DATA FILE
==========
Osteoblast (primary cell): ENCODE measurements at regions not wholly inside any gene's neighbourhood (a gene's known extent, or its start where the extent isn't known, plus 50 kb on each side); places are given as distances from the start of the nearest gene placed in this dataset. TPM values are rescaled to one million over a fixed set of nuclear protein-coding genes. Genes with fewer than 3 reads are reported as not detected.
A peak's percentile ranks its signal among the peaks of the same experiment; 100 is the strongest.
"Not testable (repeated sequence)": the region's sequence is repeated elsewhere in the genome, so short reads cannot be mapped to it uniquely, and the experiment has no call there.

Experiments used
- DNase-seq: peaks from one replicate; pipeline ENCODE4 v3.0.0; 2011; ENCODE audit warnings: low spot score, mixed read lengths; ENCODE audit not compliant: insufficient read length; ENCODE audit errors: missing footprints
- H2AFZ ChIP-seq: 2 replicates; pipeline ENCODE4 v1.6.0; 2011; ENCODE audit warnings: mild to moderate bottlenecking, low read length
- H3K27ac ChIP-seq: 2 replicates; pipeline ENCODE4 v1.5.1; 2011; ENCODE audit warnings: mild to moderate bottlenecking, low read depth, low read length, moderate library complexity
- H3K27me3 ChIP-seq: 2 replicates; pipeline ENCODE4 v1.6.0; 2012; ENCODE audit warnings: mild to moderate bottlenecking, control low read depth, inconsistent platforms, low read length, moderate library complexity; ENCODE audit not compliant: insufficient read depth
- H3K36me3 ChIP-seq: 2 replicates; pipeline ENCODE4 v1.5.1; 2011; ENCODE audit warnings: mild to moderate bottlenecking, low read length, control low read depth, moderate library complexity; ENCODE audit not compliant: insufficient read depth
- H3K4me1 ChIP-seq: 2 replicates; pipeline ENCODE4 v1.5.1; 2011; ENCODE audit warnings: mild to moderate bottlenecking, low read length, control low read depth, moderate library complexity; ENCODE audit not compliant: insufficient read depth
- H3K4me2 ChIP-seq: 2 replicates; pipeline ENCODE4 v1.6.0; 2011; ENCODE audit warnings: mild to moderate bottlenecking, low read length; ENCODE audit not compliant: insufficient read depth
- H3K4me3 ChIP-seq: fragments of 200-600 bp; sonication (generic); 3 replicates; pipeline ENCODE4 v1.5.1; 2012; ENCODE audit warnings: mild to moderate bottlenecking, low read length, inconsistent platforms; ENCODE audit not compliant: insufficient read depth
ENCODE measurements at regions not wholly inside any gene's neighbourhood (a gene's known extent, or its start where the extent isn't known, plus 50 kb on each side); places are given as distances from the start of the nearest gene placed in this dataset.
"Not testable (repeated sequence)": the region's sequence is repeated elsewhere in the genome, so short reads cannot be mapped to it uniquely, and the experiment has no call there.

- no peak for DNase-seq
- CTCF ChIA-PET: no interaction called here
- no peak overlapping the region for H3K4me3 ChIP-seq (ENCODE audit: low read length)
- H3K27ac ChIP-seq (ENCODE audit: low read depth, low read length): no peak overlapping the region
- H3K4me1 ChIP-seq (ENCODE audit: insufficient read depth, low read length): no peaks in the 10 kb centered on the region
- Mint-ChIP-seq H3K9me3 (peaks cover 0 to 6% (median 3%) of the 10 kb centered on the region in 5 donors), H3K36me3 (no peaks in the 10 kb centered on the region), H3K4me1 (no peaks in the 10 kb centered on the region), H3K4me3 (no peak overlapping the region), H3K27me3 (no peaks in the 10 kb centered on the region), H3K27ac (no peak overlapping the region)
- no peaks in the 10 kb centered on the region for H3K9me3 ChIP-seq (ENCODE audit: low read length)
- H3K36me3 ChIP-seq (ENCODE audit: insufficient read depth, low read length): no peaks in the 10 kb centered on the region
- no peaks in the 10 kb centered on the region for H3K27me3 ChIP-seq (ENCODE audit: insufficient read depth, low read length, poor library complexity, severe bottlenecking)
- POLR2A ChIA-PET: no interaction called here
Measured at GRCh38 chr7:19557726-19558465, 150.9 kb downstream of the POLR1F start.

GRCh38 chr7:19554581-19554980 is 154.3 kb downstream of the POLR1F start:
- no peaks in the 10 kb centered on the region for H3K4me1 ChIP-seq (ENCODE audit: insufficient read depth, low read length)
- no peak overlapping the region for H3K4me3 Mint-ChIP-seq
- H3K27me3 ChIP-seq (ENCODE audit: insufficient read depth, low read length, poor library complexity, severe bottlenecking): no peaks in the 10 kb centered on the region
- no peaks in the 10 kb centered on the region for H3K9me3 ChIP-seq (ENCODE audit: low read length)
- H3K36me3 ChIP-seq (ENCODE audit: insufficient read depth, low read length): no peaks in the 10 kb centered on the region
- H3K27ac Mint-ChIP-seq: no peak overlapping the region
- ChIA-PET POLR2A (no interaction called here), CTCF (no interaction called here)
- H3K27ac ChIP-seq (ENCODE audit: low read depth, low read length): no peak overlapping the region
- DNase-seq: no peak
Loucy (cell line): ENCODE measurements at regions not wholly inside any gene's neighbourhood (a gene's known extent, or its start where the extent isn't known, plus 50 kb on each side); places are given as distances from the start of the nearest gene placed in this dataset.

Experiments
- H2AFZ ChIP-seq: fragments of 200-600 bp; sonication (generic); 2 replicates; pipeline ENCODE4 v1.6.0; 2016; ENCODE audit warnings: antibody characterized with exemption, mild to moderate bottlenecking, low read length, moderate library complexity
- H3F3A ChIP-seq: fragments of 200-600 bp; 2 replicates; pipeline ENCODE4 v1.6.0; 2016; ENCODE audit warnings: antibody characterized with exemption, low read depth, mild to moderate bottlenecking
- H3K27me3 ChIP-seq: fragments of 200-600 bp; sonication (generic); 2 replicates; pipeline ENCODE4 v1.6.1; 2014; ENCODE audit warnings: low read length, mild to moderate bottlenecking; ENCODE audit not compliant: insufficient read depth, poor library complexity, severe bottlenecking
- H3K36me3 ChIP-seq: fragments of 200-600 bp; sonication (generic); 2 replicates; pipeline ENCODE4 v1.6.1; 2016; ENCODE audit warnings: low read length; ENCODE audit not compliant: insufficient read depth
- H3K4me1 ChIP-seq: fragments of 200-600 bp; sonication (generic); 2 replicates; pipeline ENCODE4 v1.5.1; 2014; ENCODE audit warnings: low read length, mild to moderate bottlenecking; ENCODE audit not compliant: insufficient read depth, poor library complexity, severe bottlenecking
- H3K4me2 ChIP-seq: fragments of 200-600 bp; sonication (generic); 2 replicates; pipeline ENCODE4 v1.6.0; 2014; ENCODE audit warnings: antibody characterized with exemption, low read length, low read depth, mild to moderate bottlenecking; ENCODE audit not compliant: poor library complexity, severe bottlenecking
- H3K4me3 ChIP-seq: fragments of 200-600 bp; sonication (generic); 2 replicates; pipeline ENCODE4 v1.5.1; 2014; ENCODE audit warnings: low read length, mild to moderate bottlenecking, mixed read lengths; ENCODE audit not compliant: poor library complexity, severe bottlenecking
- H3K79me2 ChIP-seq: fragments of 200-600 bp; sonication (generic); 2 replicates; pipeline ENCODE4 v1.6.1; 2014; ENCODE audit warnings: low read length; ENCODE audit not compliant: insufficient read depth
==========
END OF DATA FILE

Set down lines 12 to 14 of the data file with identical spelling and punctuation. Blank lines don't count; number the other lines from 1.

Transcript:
- H3K4me3 ChIP-seq: fragments of 200-600 bp; sonication (generic); 3 replicates; pipeline ENCODE4 v1.5.1; 2012; ENCODE audit warnings: mild to moderate bottlenecking, low read length, inconsistent platforms; ENCODE audit not compliant: insufficient read depth
ENCODE measurements at regions not wholly inside any gene's neighbourhood (a gene's known extent, or its start where the extent isn't known, plus 50 kb on each side); places are given as distances from the start of the nearest gene placed in this dataset.
"Not testable (repeated sequence)": the region's sequence is repeated elsewhere in the genome, so short reads cannot be mapped to it uniquely, and the experiment has no call there.